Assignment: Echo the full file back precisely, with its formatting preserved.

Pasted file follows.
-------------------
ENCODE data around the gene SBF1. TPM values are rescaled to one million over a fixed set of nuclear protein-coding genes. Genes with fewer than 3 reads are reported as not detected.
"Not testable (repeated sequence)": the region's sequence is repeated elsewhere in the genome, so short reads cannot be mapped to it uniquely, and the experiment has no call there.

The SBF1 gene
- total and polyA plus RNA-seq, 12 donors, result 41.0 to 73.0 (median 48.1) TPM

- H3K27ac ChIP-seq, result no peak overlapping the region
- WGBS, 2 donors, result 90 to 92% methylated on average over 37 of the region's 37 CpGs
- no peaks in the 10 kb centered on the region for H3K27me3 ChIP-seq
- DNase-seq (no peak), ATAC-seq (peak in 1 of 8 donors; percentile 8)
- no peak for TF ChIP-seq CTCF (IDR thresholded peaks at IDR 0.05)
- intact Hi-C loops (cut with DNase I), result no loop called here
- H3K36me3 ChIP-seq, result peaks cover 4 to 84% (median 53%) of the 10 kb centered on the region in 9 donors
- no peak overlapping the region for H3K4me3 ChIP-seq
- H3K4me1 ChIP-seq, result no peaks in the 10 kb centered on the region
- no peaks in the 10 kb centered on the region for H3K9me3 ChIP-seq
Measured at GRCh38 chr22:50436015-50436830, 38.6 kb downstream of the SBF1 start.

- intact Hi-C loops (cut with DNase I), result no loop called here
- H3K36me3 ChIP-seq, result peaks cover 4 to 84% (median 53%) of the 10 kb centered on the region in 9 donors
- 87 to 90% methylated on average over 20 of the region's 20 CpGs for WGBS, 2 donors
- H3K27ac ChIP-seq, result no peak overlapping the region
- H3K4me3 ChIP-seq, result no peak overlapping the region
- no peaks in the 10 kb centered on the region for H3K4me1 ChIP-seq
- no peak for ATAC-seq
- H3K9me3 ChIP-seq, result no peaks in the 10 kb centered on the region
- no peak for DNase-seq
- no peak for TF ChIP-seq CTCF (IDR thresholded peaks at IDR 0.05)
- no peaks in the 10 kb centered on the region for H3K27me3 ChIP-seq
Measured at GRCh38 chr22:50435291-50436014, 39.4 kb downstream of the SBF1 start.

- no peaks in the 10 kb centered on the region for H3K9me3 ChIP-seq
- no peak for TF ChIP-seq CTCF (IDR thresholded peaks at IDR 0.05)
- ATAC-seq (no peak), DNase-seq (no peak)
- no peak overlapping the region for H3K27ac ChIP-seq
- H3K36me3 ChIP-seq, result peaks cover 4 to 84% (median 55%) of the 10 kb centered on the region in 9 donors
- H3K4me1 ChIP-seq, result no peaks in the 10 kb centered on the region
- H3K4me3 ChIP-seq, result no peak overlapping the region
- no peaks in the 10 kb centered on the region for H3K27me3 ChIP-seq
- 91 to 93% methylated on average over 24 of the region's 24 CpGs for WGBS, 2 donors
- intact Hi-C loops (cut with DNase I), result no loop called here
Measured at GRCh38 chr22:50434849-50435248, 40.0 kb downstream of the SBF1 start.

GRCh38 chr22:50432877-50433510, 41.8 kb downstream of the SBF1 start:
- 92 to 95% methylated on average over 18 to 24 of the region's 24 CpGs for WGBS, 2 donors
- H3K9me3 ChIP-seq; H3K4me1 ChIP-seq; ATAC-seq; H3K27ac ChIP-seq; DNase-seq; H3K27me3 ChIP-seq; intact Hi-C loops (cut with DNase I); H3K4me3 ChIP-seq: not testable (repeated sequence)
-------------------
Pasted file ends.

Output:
ENCODE data around the gene SBF1. TPM values are rescaled to one million over a fixed set of nuclear protein-coding genes. Genes with fewer than 3 reads are reported as not detected.
"Not testable (repeated sequence)": the region's sequence is repeated elsewhere in the genome, so short reads cannot be mapped to it uniquely, and the experiment has no call there.

The SBF1 gene
- total and polyA plus RNA-seq, 12 donors, result 41.0 to 73.0 (median 48.1) TPM

- H3K27ac ChIP-seq, result no peak overlapping the region
- WGBS, 2 donors, result 90 to 92% methylated on average over 37 of the region's 37 CpGs
- no peaks in the 10 kb centered on the region for H3K27me3 ChIP-seq
- DNase-seq (no peak), ATAC-seq (peak in 1 of 8 donors; percentile 8)
- no peak for TF ChIP-seq CTCF (IDR thresholded peaks at IDR 0.05)
- intact Hi-C loops (cut with DNase I), result no loop called here
- H3K36me3 ChIP-seq, result peaks cover 4 to 84% (median 53%) of the 10 kb centered on the region in 9 donors
- no peak overlapping the region for H3K4me3 ChIP-seq
- H3K4me1 ChIP-seq, result no peaks in the 10 kb centered on the region
- no peaks in the 10 kb centered on the region for H3K9me3 ChIP-seq
Measured at GRCh38 chr22:50436015-50436830, 38.6 kb downstream of the SBF1 start.

- intact Hi-C loops (cut with DNase I), result no loop called here
- H3K36me3 ChIP-seq, result peaks cover 4 to 84% (median 53%) of the 10 kb centered on the region in 9 donors
- 87 to 90% methylated on average over 20 of the region's 20 CpGs for WGBS, 2 donors
- H3K27ac ChIP-seq, result no peak overlapping the region
- H3K4me3 ChIP-seq, result no peak overlapping the region
- no peaks in the 10 kb centered on the region for H3K4me1 ChIP-seq
- no peak for ATAC-seq
- H3K9me3 ChIP-seq, result no peaks in the 10 kb centered on the region
- no peak for DNase-seq
- no peak for TF ChIP-seq CTCF (IDR thresholded peaks at IDR 0.05)
- no peaks in the 10 kb centered on the region for H3K27me3 ChIP-seq
Measured at GRCh38 chr22:50435291-50436014, 39.4 kb downstream of the SBF1 start.

- no peaks in the 10 kb centered on the region for H3K9me3 ChIP-seq
- no peak for TF ChIP-seq CTCF (IDR thresholded peaks at IDR 0.05)
- ATAC-seq (no peak), DNase-seq (no peak)
- no peak overlapping the region for H3K27ac ChIP-seq
- H3K36me3 ChIP-seq, result peaks cover 4 to 84% (median 55%) of the 10 kb centered on the region in 9 donors
- H3K4me1 ChIP-seq, result no peaks in the 10 kb centered on the region
- H3K4me3 ChIP-seq, result no peak overlapping the region
- no peaks in the 10 kb centered on the region for H3K27me3 ChIP-seq
- 91 to 93% methylated on average over 24 of the region's 24 CpGs for WGBS, 2 donors
- intact Hi-C loops (cut with DNase I), result no loop called here
Measured at GRCh38 chr22:50434849-50435248, 40.0 kb downstream of the SBF1 start.

GRCh38 chr22:50432877-50433510, 41.8 kb downstream of the SBF1 start:
- 92 to 95% methylated on average over 18 to 24 of the region's 24 CpGs for WGBS, 2 donors
- H3K9me3 ChIP-seq; H3K4me1 ChIP-seq; ATAC-seq; H3K27ac ChIP-seq; DNase-seq; H3K27me3 ChIP-seq; intact Hi-C loops (cut with DNase I); H3K4me3 ChIP-seq: not testable (repeated sequence)